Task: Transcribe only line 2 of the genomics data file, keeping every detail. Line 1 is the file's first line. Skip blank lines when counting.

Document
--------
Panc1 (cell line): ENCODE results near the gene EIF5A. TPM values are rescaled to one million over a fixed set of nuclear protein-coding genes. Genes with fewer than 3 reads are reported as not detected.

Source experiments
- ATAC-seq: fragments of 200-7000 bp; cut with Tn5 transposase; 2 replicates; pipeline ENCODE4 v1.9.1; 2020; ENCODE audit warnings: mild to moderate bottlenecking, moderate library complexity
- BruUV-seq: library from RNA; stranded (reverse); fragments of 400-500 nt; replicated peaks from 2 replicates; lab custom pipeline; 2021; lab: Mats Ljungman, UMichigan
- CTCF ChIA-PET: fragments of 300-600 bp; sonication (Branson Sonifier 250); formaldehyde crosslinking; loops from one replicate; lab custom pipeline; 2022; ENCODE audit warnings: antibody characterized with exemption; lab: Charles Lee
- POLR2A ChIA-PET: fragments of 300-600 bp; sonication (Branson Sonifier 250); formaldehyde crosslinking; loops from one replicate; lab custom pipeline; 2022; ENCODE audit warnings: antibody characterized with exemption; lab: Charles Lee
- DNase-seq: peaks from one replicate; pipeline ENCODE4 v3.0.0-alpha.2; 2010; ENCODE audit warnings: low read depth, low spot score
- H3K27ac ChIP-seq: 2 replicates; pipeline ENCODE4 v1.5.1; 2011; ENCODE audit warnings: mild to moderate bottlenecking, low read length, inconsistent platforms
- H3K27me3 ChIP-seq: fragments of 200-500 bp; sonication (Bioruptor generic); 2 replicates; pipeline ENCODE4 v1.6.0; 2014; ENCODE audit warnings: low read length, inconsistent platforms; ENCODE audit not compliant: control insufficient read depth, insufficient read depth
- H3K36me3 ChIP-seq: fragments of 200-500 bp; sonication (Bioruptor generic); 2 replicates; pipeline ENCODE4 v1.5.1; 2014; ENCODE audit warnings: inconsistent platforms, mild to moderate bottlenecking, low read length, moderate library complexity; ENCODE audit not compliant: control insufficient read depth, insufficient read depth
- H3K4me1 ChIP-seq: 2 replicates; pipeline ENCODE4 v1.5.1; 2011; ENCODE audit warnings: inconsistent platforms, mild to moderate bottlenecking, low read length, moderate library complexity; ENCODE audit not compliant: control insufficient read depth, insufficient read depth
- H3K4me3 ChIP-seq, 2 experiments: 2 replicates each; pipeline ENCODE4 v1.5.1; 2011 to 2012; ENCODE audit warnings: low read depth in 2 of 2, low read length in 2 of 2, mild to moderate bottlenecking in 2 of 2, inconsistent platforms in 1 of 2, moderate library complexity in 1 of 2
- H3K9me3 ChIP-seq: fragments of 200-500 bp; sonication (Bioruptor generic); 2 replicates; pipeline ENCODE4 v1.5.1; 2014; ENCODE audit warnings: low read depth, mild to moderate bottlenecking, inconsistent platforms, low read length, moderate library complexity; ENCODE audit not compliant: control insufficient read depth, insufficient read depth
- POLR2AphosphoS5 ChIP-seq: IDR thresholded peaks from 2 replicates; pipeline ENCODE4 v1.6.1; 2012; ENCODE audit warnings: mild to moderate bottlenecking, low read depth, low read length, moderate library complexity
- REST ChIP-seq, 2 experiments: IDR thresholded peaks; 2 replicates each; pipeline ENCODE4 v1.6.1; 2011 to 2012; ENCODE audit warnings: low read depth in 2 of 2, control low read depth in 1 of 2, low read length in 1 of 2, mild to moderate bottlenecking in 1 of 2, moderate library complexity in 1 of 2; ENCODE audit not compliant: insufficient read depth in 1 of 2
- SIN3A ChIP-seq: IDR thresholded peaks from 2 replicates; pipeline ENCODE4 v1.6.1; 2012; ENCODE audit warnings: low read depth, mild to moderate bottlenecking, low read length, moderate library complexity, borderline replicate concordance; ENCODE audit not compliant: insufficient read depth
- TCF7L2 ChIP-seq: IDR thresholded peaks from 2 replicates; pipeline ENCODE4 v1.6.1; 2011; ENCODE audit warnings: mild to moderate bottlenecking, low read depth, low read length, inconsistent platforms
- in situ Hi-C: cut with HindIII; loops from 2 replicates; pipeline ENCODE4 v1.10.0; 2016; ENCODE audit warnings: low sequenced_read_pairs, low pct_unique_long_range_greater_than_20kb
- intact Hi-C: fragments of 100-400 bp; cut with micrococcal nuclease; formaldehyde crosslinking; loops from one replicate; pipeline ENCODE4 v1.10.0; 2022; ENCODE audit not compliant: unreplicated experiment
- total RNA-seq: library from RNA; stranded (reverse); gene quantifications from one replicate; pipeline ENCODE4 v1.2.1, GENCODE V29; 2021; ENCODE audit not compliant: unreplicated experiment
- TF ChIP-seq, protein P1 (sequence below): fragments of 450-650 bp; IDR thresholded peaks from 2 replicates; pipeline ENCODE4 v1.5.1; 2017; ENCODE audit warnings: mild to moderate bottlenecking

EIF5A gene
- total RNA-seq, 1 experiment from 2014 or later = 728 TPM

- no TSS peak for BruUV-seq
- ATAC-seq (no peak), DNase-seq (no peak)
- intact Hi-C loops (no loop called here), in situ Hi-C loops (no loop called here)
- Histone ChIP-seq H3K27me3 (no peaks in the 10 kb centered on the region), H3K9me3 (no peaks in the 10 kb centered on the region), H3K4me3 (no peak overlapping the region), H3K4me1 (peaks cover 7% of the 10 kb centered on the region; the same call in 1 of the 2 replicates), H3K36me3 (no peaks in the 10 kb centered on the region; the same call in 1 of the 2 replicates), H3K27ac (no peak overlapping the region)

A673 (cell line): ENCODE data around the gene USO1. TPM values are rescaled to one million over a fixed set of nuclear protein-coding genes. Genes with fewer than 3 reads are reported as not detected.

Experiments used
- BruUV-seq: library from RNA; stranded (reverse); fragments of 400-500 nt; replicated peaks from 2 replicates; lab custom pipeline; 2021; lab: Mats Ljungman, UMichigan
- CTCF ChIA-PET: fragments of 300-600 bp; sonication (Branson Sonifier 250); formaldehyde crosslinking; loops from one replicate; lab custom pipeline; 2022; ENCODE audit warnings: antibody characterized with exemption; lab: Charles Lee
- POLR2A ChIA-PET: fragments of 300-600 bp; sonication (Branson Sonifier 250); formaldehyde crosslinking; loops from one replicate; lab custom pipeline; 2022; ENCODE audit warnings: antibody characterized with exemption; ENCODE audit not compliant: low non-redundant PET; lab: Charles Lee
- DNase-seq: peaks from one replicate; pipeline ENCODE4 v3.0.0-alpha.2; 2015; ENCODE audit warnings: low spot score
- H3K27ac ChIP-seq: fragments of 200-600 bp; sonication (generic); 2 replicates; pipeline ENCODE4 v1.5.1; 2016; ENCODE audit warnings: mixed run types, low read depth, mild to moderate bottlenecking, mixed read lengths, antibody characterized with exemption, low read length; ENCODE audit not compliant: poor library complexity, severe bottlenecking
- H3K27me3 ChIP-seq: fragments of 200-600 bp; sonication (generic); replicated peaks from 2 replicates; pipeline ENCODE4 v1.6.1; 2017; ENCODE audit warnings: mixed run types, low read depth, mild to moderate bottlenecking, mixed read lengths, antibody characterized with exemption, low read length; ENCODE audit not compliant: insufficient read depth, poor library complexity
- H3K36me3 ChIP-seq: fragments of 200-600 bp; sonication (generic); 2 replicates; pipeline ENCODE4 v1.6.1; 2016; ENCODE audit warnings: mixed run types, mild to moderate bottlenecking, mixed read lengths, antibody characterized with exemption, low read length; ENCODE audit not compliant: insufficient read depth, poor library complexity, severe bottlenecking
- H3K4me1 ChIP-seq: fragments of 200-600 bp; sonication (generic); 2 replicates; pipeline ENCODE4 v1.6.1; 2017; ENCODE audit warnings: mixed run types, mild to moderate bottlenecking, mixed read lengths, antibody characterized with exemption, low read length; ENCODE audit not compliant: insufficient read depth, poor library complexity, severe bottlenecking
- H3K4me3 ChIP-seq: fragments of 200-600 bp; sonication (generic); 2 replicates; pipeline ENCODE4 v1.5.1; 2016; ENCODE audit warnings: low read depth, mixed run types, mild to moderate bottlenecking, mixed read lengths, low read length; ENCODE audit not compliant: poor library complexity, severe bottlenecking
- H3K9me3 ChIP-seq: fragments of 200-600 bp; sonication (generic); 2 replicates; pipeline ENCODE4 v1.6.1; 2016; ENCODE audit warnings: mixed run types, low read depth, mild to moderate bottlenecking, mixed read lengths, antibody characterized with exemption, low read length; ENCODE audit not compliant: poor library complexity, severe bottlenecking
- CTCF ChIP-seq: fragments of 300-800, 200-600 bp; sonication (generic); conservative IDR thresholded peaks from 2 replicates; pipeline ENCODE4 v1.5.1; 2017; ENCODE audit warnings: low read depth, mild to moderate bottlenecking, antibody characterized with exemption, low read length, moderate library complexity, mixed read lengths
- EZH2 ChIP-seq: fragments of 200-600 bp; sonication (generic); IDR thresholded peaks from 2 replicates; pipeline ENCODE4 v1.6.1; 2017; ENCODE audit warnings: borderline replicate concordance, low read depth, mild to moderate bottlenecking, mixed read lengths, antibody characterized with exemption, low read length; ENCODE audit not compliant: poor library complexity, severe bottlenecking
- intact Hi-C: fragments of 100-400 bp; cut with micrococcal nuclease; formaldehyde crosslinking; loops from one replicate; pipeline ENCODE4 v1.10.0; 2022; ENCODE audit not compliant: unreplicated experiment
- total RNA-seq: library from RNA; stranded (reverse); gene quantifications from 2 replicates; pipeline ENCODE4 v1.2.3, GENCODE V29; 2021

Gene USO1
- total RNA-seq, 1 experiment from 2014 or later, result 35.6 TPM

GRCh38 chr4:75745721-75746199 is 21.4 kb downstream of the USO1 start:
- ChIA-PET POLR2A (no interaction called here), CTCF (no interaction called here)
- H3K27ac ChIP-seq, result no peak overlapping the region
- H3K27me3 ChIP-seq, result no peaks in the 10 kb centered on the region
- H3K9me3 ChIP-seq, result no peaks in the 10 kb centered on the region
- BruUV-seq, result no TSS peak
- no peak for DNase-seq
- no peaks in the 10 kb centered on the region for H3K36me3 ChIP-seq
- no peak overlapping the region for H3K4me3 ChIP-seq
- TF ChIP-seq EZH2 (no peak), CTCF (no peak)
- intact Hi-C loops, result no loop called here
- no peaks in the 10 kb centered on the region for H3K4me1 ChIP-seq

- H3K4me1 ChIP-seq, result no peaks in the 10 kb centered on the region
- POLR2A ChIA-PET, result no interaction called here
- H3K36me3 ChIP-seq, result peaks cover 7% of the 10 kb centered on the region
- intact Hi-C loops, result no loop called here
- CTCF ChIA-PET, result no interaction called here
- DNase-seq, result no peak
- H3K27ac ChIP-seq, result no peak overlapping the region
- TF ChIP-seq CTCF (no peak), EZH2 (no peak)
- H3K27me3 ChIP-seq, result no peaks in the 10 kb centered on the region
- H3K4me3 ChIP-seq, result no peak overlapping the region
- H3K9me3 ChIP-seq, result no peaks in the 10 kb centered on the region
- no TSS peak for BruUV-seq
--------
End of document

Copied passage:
Source experiments